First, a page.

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World Food Day: Can we make hunger history?

The United Nations wants to eliminate global hunger by 2030. That may not be as daunting a task as it sounds.

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    Farmers pull a motor cart loaded with vegetables for transportation to a main market at a paddy field farms in Krang Yov complex, Kandal province, south of Phnom Penh, Cambodia, Friday, to mark World Food Day. Cambodia celebrated World Food Day in an event jointly organized by the Food and Agriculture Organization of the United Nations and the World Food Programme at the remote areas of Krang Yov.
    Heng Sinith/AP
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The United Nations is promoting a lofty goal this World Food Day: the elimination of global hunger by 2030.

“Just imagine the night in 2030 when no child, woman or man goes to bed hungry,” Ertharin Cousin, executive director of the United Nations World Food Programme said Thursday during celebrations sponsored by the UN Food and Agriculture Organization. “Starting now, each of us must stand up, get involved and do our part to make the changes so we reach Zero Hunger by 2030.”

The elimination of worldwide hunger could have a significant impact on the quality of life of millions of people around the world. Research has shown that proper care and nutrition during the earliest years of a person’s life lead to higher incomes and better overall livelihood.

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There has been significant worldwide progress in recent years, but more work needs to be done. According to the The State of Food Insecurity in the World 2015 Report, the number of undernourished people in the world has declined, from 23.3 percent in the early nineties, to 12.9 percent today. The majority of those gains have been recorded in Latin America, parts of Asia, and former Soviet states.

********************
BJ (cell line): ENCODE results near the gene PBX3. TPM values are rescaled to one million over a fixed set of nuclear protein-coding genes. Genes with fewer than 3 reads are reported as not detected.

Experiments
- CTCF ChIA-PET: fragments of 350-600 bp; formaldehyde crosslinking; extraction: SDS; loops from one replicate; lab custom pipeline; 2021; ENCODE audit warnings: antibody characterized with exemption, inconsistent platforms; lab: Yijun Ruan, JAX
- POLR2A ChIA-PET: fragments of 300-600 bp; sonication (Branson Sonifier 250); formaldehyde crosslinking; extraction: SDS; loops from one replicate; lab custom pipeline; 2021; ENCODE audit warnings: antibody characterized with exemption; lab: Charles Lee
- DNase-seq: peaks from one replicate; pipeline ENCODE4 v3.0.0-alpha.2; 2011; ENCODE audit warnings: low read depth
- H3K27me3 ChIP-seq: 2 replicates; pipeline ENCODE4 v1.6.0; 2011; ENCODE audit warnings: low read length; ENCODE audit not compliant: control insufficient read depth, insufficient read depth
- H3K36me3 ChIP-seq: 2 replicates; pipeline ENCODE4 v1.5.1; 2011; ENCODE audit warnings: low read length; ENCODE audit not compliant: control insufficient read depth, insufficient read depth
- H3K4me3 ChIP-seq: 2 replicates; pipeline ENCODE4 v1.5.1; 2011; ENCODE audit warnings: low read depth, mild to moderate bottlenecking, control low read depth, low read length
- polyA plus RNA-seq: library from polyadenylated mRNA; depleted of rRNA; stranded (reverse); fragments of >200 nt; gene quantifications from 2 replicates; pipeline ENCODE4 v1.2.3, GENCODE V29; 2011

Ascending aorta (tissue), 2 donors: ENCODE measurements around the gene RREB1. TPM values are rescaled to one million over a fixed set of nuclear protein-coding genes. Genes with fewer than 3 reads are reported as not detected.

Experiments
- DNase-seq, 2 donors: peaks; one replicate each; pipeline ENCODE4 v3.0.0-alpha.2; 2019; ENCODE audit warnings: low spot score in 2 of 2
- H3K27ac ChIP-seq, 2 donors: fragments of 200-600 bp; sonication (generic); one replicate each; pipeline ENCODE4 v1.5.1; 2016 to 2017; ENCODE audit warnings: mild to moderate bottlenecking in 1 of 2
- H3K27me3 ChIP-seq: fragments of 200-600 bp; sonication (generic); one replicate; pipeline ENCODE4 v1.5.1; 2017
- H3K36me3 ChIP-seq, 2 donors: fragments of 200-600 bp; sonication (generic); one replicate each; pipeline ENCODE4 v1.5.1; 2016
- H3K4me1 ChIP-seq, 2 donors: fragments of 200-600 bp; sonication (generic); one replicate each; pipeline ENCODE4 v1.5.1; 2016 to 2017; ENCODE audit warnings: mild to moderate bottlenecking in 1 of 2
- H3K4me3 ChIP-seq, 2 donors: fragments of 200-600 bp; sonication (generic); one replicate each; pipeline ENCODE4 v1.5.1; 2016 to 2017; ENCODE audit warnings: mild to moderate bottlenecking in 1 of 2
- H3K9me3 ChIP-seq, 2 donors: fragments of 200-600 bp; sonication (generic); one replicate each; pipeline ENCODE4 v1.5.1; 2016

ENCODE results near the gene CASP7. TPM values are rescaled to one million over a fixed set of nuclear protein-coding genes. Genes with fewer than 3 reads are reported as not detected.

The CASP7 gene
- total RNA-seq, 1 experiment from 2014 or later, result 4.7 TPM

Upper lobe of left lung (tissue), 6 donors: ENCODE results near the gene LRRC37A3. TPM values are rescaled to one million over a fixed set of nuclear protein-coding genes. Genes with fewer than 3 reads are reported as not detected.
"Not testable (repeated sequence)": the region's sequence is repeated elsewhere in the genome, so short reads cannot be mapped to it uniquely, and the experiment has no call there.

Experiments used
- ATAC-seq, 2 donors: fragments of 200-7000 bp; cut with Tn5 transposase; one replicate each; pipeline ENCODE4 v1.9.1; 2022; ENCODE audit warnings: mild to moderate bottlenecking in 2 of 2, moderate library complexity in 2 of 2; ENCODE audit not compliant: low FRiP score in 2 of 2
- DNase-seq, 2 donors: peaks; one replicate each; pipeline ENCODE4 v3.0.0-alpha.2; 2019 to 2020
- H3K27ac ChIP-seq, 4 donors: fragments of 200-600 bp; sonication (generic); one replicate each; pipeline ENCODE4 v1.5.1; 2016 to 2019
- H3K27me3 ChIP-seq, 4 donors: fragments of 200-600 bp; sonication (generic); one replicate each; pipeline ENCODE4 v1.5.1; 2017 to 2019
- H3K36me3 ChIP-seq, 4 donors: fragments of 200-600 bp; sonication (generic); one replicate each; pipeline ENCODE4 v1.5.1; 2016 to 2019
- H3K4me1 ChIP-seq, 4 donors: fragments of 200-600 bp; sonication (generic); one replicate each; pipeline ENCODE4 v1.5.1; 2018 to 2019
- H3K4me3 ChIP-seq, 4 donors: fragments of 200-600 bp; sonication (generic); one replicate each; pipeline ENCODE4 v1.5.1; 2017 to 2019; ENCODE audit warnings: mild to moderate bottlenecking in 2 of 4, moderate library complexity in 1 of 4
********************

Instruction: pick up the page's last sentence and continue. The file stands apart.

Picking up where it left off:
Ms. Cousin suggested that the goal of total eradication of chronic hunger is achievable by "ending extreme poverty, supporting small-holder farmers and ensuring access to nutritious food all year round for the most vulnerable people by investing in social protection programs.”

One country that has made marked gains on the very goals Cousin specifies is Bangladesh, once cited as a chronically hungry and desperately poor nation. It has done so through an emphasis on improvements in farming technology and strengthening the role of women in their economy, as The Christian Science Monitor reported earlier this year. Microfinance, or small-business loans, have provided a much-needed boon for business development.

Defeating hunger may not necessarily take sweeping changes or large injections of money, many who work on hunger issues in the developing world say. The West African nation of Ghana managed to achieve "zero hunger," largely by implementing a simple change to the tax code that allows cocoa farmers to keep a larger percentage of revenues derived from their crops. 

Many developing nations are exploring the potential for school gardens to alleviate child hunger, and in turn boost children's ability to learn and grow up into productive members of their society. Communities in the United States, where true hunger may be rare but food insecurity remains a significant problem, are also beginning to integrate gardens into schools. 

The World Food Day website provides some suggestions for how people around the world can help combat hunger.

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